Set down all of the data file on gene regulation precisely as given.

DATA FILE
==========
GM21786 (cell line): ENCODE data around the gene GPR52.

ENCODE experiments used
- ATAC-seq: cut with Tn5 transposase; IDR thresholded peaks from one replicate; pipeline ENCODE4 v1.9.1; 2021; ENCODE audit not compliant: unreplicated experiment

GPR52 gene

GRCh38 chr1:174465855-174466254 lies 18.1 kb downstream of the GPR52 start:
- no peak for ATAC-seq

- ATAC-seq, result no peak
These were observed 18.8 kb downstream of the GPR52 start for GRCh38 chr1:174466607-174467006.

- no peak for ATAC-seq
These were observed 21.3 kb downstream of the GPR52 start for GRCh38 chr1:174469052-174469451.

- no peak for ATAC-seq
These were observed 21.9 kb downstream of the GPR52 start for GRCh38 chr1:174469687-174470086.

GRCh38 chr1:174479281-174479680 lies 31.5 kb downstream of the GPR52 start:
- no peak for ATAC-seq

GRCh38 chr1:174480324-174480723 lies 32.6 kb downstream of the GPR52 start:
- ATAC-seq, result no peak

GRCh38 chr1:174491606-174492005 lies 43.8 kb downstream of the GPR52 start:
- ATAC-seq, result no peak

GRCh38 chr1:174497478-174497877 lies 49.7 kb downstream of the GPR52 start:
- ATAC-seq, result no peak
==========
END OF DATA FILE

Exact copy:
GM21786 (cell line): ENCODE data around the gene GPR52.

ENCODE experiments used
- ATAC-seq: cut with Tn5 transposase; IDR thresholded peaks from one replicate; pipeline ENCODE4 v1.9.1; 2021; ENCODE audit not compliant: unreplicated experiment

GPR52 gene

GRCh38 chr1:174465855-174466254 lies 18.1 kb downstream of the GPR52 start:
- no peak for ATAC-seq

- ATAC-seq, result no peak
These were observed 18.8 kb downstream of the GPR52 start for GRCh38 chr1:174466607-174467006.

- no peak for ATAC-seq
These were observed 21.3 kb downstream of the GPR52 start for GRCh38 chr1:174469052-174469451.

- no peak for ATAC-seq
These were observed 21.9 kb downstream of the GPR52 start for GRCh38 chr1:174469687-174470086.

GRCh38 chr1:174479281-174479680 lies 31.5 kb downstream of the GPR52 start:
- no peak for ATAC-seq

GRCh38 chr1:174480324-174480723 lies 32.6 kb downstream of the GPR52 start:
- ATAC-seq, result no peak

GRCh38 chr1:174491606-174492005 lies 43.8 kb downstream of the GPR52 start:
- ATAC-seq, result no peak

GRCh38 chr1:174497478-174497877 lies 49.7 kb downstream of the GPR52 start:
- ATAC-seq, result no peak